They had been pretending, desperately, almost aggressively, that everything was the same as it had been, that nothing had changed. It had lasted them several weeks, and Ambrus could tell that his mistress would be willing to maintain the fiction indefinitely. He, however, was growing increasingly uncomfortable, balancing the desires to please her, to be good, to not make waves, with his anger and frustration, anger that just kept growing the longer he tired to ignore it.
He served dinner Tuesday night, as he did every night, as if everything was the same. He’d been serving her dinner since 1979, after all, and doing so on a nightly basis since the mid-eighties.
“This is delicious, Ambrus,” Regine murmured over the soup. He swallowed the bond-push wash of happiness that still came with any faint praise from her.
“Thank you,” he replied, because that’s what you said to complements, even if they were thin, even if you were angry. He couldn’t bring himself to eat, though; it tasted like ashes in his mouth.
“Are you not hungry?” she asked, more a scolding for his sullenness, he was sure, than genuine concern. He opened his mouth to give her a polite half-truth.
“I’m pissed,” he said, instead, and closed his mouth, wondering where that had come from. Well, he was pissed. But still.
“Angry?” She nodded, and set down her own spoon. “You have cause to be, I believe.”
That startled him, but he recovered quickly. “Not at Manira.”
“I didn’t imagine you were still angry at her. You’ve had a chance to punish her.”
There was a question there; she hadn’t asked what he’d done to the girl, and he hadn’t volunteered the information. But she wasn’t asking directly, and he was angry enough to refuse to be redirected.
“My daughters,” he said, biting the word off.
“Yes,” she agreed, sounding tired. “I imagined that was what you were angry about.”
He glared at her. She was acting too calm for his tastes; she always acted calm, of course, but he wanted her to care that he was angry. He wanted it to mean something to her.
“You could have just taken the memories away again, if you didn’t want me to be angry,” he snapped. “Just have Reid run an eraser through my head again. Make me compliant.”
“I could,” she agreed. “It wouldn’t be good for you, in the long run, after what that woman did to you.” The vehemence in her voice at that woman startled him every time, in such stark contrast to her still-water calm.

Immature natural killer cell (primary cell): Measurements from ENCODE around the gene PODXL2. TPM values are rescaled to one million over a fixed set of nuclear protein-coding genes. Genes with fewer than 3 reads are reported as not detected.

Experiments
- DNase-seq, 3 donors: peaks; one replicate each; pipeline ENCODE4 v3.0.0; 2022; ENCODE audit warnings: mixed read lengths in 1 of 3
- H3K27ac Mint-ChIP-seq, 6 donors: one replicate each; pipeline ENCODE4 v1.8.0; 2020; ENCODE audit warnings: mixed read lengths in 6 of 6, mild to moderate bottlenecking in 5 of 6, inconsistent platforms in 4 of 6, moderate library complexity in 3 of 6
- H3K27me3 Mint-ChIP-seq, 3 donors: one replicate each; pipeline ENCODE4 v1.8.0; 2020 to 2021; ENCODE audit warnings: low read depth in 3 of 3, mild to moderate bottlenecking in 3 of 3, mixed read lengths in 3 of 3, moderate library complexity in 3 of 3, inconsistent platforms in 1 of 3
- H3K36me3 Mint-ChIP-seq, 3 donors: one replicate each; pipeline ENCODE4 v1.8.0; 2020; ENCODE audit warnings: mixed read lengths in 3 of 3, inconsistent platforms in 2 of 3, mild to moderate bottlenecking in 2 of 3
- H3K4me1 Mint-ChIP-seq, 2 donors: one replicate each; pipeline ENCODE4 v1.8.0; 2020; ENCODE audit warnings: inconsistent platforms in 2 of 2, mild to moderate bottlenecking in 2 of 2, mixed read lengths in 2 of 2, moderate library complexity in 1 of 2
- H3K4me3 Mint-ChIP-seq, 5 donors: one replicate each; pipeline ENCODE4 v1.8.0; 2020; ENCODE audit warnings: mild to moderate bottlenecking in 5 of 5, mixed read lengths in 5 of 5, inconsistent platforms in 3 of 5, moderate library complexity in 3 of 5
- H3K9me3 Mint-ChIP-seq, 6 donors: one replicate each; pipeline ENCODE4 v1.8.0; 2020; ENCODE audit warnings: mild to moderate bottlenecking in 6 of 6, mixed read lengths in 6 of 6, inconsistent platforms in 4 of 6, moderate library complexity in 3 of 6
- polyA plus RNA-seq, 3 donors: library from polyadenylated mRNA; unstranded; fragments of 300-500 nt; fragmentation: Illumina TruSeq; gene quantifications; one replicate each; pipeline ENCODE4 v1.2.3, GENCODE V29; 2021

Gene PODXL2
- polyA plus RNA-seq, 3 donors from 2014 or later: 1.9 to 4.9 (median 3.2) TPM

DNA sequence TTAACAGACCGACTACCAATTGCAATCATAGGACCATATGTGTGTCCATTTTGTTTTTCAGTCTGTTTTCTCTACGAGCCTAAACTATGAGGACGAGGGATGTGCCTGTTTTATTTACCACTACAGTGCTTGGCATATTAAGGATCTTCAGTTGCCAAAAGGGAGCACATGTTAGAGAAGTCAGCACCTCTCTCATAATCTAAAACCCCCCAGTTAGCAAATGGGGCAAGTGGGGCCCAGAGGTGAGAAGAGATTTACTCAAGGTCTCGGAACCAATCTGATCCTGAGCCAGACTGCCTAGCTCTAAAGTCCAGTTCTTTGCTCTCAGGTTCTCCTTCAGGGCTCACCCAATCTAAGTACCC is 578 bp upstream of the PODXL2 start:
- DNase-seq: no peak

“Would you rather that?” he asked, finding himself hedging around his own anger in avoidance of hers. “If you could just make me what I was a month ago?”
She hesitated before answering, leaving him wondering if he’d crossed a line. It had been a long time since he’d pushed her too far, since she’d felt the need to punish him.
“It would be easier,” she said slowly, “because, unchanging, you were very predictable. I knew I could rely on you to be the same from day to day.” He cringed, fighting the urge to bow down on the floor and apologize for not being reliable, but she was still talking. “But it’s been pointed out to me that people, at least, other people, grow and change, and that I would be doing you a disservice to keep you static.”
“I’m yours,” he said quietly. “You can do what you want with me.”
“Yes,” she agreed, “but, as was also recently pointed out, ‘can’ and ‘should’ are what separate the Children of the Law from the Oathbreakers. Have out with it, Ambrus. You’re angry with me; I give you permission to ‘let me have it.’”
He blinked at her, momentarily too stunned to process either the order or the authorization. Then training and residual anger kicked in, and the words poured out of him.
“My daughters,” he growled. “You took them from me – don’t tell me their mothers did that, you took the memory of them away. How many do I have? There’s still holes there; I can see the sons, but there’s walls around most of the girls. Why?” He stopped, feeling cold. “Oh, gods. I know why.”
She nodded slowly. “Yes. You know why, although the circumstances have not yet presented an opportunity for such; perhaps now, they won’t ever. As of this June, you had twenty children, eleven of them daughters.”
Eleven daughters. Twenty children. There were more holes in his mind than he’d known. “I want to meet them all.”
Copyright © 2009-2011 Lyn Thorne-Alder with Elasmo. All rights reserved.
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